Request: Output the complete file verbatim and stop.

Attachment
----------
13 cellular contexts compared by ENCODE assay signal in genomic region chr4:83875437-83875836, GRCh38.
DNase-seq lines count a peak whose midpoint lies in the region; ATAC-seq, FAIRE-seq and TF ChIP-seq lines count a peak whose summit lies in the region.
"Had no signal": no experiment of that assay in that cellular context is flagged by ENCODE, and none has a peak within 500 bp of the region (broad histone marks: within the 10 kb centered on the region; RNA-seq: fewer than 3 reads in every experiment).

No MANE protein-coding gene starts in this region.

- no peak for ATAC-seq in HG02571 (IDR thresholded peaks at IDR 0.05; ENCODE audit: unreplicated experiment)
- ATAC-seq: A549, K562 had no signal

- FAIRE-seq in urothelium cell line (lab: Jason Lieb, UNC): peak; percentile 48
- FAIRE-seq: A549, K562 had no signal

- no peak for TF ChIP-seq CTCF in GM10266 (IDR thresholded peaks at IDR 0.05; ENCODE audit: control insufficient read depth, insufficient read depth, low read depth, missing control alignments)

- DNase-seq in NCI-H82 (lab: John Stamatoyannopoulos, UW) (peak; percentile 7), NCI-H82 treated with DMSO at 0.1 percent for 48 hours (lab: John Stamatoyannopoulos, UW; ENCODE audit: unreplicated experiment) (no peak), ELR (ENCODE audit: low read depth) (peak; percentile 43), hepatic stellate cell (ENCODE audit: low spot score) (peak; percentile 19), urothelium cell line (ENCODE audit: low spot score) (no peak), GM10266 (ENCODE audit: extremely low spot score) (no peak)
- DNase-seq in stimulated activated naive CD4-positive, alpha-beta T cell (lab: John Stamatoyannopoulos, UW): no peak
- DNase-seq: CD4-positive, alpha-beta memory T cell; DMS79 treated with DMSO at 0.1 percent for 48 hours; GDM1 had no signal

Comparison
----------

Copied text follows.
13 cellular contexts compared by ENCODE assay signal in genomic region chr4:83875437-83875836, GRCh38.
DNase-seq lines count a peak whose midpoint lies in the region; ATAC-seq, FAIRE-seq and TF ChIP-seq lines count a peak whose summit lies in the region.
"Had no signal": no experiment of that assay in that cellular context is flagged by ENCODE, and none has a peak within 500 bp of the region (broad histone marks: within the 10 kb centered on the region; RNA-seq: fewer than 3 reads in every experiment).

No MANE protein-coding gene starts in this region.

- no peak for ATAC-seq in HG02571 (IDR thresholded peaks at IDR 0.05; ENCODE audit: unreplicated experiment)
- ATAC-seq: A549, K562 had no signal

- FAIRE-seq in urothelium cell line (lab: Jason Lieb, UNC): peak; percentile 48
- FAIRE-seq: A549, K562 had no signal

- no peak for TF ChIP-seq CTCF in GM10266 (IDR thresholded peaks at IDR 0.05; ENCODE audit: control insufficient read depth, insufficient read depth, low read depth, missing control alignments)

- DNase-seq in NCI-H82 (lab: John Stamatoyannopoulos, UW) (peak; percentile 7), NCI-H82 treated with DMSO at 0.1 percent for 48 hours (lab: John Stamatoyannopoulos, UW; ENCODE audit: unreplicated experiment) (no peak), ELR (ENCODE audit: low read depth) (peak; percentile 43), hepatic stellate cell (ENCODE audit: low spot score) (peak; percentile 19), urothelium cell line (ENCODE audit: low spot score) (no peak), GM10266 (ENCODE audit: extremely low spot score) (no peak)
- DNase-seq in stimulated activated naive CD4-positive, alpha-beta T cell (lab: John Stamatoyannopoulos, UW): no peak
- DNase-seq: CD4-positive, alpha-beta memory T cell; DMS79 treated with DMSO at 0.1 percent for 48 hours; GDM1 had no signal

Comparison